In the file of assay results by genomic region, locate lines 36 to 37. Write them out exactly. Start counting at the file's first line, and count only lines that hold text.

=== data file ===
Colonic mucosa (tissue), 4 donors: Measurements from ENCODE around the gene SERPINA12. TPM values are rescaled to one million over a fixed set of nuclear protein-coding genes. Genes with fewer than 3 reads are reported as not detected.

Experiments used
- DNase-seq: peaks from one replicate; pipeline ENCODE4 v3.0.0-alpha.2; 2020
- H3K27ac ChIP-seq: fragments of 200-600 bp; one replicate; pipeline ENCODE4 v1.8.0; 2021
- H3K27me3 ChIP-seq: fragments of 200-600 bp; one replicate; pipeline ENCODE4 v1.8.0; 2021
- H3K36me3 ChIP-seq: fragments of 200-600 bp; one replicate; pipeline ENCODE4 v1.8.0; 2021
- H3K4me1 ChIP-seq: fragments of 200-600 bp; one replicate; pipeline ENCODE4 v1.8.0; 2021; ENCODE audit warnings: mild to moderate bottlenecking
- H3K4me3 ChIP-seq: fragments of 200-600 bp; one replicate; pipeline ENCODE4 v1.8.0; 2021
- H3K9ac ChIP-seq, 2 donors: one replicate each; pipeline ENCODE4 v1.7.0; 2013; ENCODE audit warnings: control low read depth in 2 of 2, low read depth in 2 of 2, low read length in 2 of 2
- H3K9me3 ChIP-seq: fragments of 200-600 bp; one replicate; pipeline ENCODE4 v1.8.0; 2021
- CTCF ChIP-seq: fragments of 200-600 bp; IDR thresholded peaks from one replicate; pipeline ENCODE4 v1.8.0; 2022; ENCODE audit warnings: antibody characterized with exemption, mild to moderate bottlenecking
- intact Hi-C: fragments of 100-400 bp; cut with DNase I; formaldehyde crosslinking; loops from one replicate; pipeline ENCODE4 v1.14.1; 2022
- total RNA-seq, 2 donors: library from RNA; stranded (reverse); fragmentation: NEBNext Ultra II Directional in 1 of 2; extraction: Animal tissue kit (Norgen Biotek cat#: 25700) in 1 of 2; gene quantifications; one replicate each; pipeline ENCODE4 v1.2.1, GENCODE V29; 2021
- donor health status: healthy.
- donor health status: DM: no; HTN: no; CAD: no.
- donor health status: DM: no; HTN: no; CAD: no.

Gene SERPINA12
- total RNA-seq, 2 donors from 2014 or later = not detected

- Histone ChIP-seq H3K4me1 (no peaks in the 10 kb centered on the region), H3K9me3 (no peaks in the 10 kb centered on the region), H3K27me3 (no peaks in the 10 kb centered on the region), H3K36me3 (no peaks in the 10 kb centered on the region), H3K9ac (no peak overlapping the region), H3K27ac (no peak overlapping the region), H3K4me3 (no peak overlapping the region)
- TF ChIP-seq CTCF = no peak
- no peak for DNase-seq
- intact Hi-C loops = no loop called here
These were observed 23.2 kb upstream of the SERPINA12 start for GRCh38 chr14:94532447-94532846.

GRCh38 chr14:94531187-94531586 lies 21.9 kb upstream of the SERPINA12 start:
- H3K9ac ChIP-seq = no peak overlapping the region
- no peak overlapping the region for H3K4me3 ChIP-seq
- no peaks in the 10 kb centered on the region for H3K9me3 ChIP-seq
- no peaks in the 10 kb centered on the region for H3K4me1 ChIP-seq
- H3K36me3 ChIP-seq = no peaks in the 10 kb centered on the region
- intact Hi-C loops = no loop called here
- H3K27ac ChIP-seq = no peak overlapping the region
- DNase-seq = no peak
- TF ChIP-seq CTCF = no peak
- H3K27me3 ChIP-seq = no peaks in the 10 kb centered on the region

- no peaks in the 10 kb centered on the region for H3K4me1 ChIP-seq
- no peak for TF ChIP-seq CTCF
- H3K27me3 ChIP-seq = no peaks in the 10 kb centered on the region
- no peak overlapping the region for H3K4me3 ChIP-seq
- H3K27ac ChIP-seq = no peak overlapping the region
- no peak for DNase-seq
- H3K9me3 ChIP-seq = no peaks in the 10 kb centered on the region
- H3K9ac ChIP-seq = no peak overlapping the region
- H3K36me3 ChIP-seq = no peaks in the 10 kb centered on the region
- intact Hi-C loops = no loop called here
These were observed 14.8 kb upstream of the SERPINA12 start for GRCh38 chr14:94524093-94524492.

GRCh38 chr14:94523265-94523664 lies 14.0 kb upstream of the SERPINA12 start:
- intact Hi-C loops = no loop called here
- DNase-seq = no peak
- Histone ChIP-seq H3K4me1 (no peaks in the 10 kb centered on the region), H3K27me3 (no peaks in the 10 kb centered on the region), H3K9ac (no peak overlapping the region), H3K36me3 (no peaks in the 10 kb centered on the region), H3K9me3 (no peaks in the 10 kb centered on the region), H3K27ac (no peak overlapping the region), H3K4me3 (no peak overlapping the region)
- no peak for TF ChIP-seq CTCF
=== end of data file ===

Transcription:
- no peak for TF ChIP-seq CTCF
- H3K27me3 ChIP-seq = no peaks in the 10 kb centered on the region